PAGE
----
Three Ojibwe women are running for the office of Lt. Governor of Minnesota. Unprecedented? Two would be unprecedented. Three is what the world ought to look like.
Debra Topping, Fond du Lac Ojibwe, is the latest candidate to enter the race running with the Independence Party of Minnesota.
She posted on Facebook: “After much thought, prayer, consideration and discussion I have decided to accept the opportunity Chris Seymore has offered me to be YOUR Lieutenant Governor 2018. … Who else has Minnesota’s best interest at heart than an Indigenous woman?”
Topping is an elder advocate and water protector. She is running on the Independence Party line as the running mate to a candidate for governor, Chris Seymore. He posted on social media that Topping “brings with her the blessings of Winona LaDuke.”
And one issue that will certainly be on the top of the agenda is Topping’s opposition to the construction of pipelines in Northern Minnesota. Enbridge seeks to double the size of its current pipeline to bring oil from Canada’s tar sands to markets through Lake Superior. Topping told The Progressive last year that the issue is simple. “How clear and pure do you want your drinking water?” she asked.
Just this week Minnesota Gov. Mark Dayton vetoed a bill that would have allowed Enbridge to bypass the Public Utility Commission (the company says it will take too long). Now the commission will continue its pipeline review.
Topping recently organized a block (line 3) party at the Minnesota Public Utilities Commission. At that event, she said according to the Healing Minnesota Stories website, Every day I wake up there is something to fight about,” she said “Every single day we get up and fight for our wild rice.”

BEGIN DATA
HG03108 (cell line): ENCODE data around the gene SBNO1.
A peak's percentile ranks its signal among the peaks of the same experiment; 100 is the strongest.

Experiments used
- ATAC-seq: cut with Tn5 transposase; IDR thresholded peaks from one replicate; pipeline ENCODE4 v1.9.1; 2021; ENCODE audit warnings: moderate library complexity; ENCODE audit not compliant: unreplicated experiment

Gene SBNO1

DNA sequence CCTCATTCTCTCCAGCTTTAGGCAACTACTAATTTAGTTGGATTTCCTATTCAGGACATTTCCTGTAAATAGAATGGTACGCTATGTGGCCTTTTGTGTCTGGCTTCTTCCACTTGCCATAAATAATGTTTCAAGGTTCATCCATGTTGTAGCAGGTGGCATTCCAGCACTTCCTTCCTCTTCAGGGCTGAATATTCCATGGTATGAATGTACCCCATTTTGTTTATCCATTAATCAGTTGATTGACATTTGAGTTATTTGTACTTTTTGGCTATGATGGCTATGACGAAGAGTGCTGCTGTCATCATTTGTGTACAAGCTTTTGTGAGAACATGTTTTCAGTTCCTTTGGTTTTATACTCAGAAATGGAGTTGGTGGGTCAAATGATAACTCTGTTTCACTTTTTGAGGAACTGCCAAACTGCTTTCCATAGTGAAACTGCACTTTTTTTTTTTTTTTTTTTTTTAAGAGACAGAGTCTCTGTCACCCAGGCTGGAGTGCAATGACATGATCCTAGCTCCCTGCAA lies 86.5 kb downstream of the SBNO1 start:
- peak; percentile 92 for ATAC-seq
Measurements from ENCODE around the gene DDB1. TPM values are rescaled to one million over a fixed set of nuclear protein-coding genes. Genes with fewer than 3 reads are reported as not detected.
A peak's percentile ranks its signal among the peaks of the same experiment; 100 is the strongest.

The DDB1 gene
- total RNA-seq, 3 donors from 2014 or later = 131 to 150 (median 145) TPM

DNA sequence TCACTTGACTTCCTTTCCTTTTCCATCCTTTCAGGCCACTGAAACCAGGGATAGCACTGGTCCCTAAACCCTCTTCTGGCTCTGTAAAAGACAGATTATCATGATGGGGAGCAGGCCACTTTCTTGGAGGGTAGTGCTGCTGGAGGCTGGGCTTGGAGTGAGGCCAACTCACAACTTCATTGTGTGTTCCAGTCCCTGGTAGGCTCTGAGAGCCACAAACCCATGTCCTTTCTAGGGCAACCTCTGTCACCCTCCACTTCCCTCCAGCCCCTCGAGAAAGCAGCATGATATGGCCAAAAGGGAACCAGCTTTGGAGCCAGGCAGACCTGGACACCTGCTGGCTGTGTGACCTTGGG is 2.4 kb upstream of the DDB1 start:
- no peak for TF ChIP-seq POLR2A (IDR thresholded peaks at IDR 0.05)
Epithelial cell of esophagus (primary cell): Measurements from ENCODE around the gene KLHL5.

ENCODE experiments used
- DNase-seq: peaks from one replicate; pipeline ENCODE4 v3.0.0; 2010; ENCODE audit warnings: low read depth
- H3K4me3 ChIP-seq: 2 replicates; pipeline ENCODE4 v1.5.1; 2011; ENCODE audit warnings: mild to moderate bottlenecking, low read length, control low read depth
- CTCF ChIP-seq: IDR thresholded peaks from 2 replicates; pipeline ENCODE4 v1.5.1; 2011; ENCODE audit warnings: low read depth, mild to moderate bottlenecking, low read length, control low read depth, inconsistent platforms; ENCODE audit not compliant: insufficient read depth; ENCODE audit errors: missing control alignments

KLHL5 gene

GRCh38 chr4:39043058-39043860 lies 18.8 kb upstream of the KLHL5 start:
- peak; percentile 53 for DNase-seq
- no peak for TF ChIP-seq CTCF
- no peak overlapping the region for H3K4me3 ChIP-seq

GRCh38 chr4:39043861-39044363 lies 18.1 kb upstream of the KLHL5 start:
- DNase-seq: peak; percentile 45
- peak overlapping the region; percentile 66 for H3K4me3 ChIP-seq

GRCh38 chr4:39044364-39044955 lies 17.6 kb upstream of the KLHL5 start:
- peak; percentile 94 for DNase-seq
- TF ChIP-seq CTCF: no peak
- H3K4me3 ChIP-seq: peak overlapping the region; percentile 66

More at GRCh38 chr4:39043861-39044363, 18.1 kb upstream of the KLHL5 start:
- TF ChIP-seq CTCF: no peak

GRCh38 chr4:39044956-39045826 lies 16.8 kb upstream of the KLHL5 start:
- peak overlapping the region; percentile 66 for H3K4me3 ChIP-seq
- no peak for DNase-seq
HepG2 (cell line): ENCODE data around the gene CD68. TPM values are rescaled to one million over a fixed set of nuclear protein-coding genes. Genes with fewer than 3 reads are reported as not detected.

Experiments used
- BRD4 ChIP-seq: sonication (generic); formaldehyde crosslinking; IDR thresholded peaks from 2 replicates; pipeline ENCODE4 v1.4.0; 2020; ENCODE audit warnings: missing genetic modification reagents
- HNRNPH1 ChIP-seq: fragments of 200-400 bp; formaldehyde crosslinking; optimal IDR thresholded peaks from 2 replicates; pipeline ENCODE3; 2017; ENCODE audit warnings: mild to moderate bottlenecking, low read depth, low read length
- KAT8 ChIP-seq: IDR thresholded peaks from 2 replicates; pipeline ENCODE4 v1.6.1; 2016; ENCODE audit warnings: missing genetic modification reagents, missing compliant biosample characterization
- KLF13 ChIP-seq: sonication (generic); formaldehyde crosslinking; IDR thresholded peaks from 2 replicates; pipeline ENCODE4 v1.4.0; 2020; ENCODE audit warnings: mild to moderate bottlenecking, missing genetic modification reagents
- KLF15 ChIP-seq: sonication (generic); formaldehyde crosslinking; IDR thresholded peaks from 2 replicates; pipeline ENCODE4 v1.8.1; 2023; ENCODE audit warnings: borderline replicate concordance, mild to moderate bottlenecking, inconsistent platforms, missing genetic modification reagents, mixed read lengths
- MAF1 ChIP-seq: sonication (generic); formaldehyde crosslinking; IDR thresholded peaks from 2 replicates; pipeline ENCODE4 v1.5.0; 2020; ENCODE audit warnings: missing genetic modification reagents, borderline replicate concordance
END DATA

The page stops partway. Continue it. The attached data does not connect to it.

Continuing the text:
The Minnesota Independence Party is a new vehicle for that sort of protest. It was once the Reform Party of former Gov. Jesse Ventura who described the party as “fiscally conservative, socially liberal.” In the last presidential election, the party endorsed Evan McMullin, a former CIA agent and a policy director for the House Republican Conference. The party also champions the reform of marijuana laws and election methods, including support for Ranked Choice Voting.
Another Independence Party Candidate, Ray “Skip” Sandman, Fond du Lac Ojibwe, is running for Congress in the 8th district. “For too long, the candidates of the two major parties have taken the people of the eighth for granted and have chosen to represent the interests of corporations and their wealthy donors,” Sandman said.
He is focusing on protecting the waters of Minnesota, opposing the PolyMet copper-sulfide mine and expanding the availability of higher education among his proposals. Sandman is one of 15 Native Americans running for Congress this election.The three Native American women who are running for the office of Lt. Governor are on different party lines. In addition to Topping, there is Donna Bergstrom, running in the Republican primary, and Peggy Flanagan who is campaigning for the Democratic Farmer Labor bid. (The DFL convention is June 1.)
Across the country, five Native Americans are seeking the post of Lt. Governor, and 13 are seeking statewide executive offices, including governor, secretary of state, and attorney general.
Mark Trahant is editor of Indian Country Today. He is a member of the Shoshone-Bannock Tribes. Follow him on Twitter Follow @TrahantReports